The 'Hexcopter', piloted by Michael Palace, Research Associate Professor at the University of New Hampshire, will be flown over lakes to monitor cyanobacteria. Credit: Michael Palace

Sensors on the drone being used in this study can resolve frequency bands finer than those resolved by satellites. The result: a clearer picture of what is actually happening on and around lakes.

Consider the resolution of a photograph. A high-resolution image will contain more pixels per square inch than a low-resolution image. A higher concentration of pixels increases the clarity of the photograph, making it appear detailed and defined. The same is true for images produced by satellites and aerial instruments such as those attached to drones.

In this case, the drone detects finer wavelengths, resulting in an image with more 'pixels' than a satellite. This means that information about nearshore development, land use in the watershed surrounding lakes, and cyanobacterial blooms on lake surfaces collected by the drone will be more accurate. 

In this study, remotely-sensed information will come from two sources: satellites and an unmanned aerial system, or drone. The team will mine satellite data on weather conditions and lake water temperature to better understand the influence that these factors have on water quality and cyanobacterial blooms. These long-term data sets will allow the researchers to identify trends spanning several decades.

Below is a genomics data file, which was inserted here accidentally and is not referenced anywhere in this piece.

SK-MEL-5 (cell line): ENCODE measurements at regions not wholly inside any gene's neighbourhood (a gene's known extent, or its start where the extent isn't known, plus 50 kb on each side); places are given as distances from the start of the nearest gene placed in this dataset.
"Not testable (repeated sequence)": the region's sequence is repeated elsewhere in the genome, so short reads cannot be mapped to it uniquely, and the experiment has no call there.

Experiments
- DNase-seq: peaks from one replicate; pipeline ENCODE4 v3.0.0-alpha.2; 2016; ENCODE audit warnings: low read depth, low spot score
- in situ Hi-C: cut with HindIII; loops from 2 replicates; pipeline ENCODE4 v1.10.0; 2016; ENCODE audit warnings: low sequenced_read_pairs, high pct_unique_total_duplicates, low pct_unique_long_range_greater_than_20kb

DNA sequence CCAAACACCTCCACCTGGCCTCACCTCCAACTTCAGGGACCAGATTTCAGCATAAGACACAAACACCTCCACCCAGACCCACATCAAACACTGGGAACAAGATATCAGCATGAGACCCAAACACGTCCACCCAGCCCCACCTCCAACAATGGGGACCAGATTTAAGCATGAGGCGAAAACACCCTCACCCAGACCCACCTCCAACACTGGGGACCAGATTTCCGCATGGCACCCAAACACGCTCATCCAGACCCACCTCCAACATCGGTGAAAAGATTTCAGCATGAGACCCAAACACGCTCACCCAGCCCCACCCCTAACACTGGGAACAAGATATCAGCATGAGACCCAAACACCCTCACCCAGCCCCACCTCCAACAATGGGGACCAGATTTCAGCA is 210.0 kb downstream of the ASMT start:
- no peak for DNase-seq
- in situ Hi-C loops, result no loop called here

Closer-to-earth, on a shorter-term scale, a drone equipped with hyperspectral sensors will estimate water clarity and identify cyanobacterial blooms. The drone will be flown four times a year around three focal lakes: Lake Sunapee (New Hampshire), Lake Auburn (Maine), and Great Pond (Maine). These data, which will also include information on lake watersheds, will be coupled with satellite data.

Remotely-sensed information, while increasingly reliable, needs to be verified with on-the-ground sampling. ‘Lake Observer’, a mobile app designed by members of the Global Lake Ecological Observatory Network (GLEON), co-directed by Cary’s Kathleen Weathers, will empower citizen scientists to record data on lakes in their communities. Water quality observations, such as the presence or absence of cyanobacterial blooms, will provide vital insights.

Cyanobacterial blooms often resemble green paint spilled over the surface of a body of water. Credit: Midge Eliassen